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Nvidia Quadro powers through 8K with ease

by on06 August 2017

NVIDIA professional cards already push out 8K content

Quadro cards have no problems assisting production teams in working on 8K content.

Our friends over at TweakTown have posted a story that we can also confirm occured at Siggraph last week. Shortly after AMD's Capsaicin event which debuted AMD's upcoming slightly delayed Radeon Pro SSG Vega-based video card, Nvidia was on the show floor demonstrating real time RED Raw & Uncompressed 8K (R3D) video editing.  This demo was running a single current generation Quadro P6000 Pascal-based graphics card, and utilizing an off the shelf storage solution.   Although AMD claimed at its Capsaicin launch event that this was not possible by their compitition, we were not surprised to see this being demonstrated on the show floor with currently shipping hardware from Nvidia.


We have heard some talk, in the back channels as well as in the comment sections, that this demo was only a pre-recorded video, but we assure you that this demo was definately live and running.  Unlike the AMD demo, which was a closed system we could not see inside, we were gladly shown the inner workings of the Nvidia setup.

Although when we came back later in the day to meet with the Nvidia's staff to take some photos of the demo, it seemed to be having some technical difficulties due to a ventilation failure within the booth. A troubling thing then happened for Nvidia's upcoming competitor the Radeon Pro SSG.  NVIDIA was forced to use a single previous generation of Quadro graphics card based, the M5000, to get the demo back up and running. This prevoius generation Maxwell-based M5000 series Quadro graphics card seemed to also handle the same RED Raw & Uncompressed 8K (R3D) files for video editing although just not as smoothly as the P6000.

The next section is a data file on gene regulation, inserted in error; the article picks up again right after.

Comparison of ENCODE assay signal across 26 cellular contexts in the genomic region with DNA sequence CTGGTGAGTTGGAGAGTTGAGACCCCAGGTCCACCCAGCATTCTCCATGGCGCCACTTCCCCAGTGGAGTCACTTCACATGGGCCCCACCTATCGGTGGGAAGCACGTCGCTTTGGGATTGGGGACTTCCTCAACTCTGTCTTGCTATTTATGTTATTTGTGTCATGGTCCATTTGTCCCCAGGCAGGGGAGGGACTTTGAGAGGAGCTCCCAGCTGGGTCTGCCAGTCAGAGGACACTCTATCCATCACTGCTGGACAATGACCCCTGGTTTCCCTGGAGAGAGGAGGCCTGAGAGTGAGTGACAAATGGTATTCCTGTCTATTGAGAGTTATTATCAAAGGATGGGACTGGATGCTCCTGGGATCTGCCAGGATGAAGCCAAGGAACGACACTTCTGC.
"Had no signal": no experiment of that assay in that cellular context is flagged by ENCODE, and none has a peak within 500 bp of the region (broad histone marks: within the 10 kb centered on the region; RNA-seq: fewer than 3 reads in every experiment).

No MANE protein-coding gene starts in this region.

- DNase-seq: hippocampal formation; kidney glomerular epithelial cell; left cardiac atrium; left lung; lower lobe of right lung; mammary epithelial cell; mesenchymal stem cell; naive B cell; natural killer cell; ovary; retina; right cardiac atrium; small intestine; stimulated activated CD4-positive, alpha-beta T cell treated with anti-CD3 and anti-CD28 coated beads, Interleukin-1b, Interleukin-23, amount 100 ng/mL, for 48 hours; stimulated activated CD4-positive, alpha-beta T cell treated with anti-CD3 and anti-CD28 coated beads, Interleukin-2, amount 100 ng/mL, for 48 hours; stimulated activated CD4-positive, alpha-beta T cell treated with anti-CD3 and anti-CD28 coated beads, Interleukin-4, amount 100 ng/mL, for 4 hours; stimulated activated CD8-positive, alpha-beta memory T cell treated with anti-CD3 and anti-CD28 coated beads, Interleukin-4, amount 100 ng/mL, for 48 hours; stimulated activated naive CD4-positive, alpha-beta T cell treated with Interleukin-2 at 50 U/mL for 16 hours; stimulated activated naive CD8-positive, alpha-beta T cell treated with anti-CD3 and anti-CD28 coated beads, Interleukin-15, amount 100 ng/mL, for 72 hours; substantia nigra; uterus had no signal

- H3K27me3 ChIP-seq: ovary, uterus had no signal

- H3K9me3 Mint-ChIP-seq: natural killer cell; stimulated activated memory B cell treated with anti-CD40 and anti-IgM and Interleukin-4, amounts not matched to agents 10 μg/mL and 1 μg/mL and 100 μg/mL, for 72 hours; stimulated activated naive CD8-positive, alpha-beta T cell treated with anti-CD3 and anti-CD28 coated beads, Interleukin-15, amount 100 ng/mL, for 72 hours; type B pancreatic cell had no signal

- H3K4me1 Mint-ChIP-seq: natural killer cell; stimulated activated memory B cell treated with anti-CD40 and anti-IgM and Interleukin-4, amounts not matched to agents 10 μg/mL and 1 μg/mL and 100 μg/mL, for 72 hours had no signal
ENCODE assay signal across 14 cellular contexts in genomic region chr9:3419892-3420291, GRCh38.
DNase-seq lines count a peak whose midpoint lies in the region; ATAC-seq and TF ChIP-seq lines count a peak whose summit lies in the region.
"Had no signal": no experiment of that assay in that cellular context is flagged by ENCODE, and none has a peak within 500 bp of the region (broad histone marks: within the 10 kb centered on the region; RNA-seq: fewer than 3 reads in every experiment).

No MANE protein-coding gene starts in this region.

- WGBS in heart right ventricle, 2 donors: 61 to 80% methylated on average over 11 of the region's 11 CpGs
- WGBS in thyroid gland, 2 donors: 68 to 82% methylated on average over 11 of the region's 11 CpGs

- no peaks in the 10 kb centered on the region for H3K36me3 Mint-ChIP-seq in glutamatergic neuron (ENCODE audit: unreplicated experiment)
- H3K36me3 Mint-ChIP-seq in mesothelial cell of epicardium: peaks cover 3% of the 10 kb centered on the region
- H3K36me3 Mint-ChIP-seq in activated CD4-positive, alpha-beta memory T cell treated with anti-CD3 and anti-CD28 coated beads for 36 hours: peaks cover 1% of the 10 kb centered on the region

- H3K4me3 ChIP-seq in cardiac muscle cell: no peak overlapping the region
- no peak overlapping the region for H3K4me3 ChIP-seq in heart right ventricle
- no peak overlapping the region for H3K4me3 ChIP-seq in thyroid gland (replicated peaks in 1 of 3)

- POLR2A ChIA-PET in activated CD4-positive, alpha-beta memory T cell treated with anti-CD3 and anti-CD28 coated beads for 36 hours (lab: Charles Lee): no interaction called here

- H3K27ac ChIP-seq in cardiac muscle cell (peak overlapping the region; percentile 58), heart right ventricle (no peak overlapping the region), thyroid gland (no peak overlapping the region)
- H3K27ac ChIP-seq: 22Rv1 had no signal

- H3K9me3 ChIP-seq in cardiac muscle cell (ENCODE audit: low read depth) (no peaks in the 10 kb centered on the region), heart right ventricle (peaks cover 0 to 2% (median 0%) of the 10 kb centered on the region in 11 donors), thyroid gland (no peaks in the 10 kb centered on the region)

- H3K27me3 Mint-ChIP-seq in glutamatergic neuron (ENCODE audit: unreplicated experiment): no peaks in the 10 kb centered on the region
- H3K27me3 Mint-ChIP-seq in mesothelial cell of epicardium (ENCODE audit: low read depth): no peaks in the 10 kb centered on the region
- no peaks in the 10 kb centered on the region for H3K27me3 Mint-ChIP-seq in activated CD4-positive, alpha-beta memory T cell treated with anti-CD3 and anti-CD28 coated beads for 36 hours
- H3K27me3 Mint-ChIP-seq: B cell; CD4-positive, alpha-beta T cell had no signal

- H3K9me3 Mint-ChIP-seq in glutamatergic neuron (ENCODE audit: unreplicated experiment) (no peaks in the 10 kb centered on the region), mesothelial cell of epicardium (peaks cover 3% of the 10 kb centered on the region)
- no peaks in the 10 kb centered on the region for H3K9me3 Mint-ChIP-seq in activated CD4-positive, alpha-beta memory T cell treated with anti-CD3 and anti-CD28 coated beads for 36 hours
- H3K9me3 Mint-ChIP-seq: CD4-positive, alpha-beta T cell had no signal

As you can see from Tweaktown's post, Quadro system had a super-fast NVMe drive performing at the whooping 4802 MB/s to chew through the 8K content.

Both the P6000 and M5000 Quadro based cards lack any on card NAND-based NVMe SSD storage and seemed to handle editing the files quite well without crashing. 

One thing Nvidia was able to confirm for us, was that they are ready to sell and ship you Quadro P6000 based graphics cards to assist in your video production. Hopefully at some point we will be able to get our hands on a Radeon Pro SSG to do a fair comparison and review of both cards side by side when it is released.

Update: We added a picture detailing the RED video file properties



Last modified on 07 August 2017
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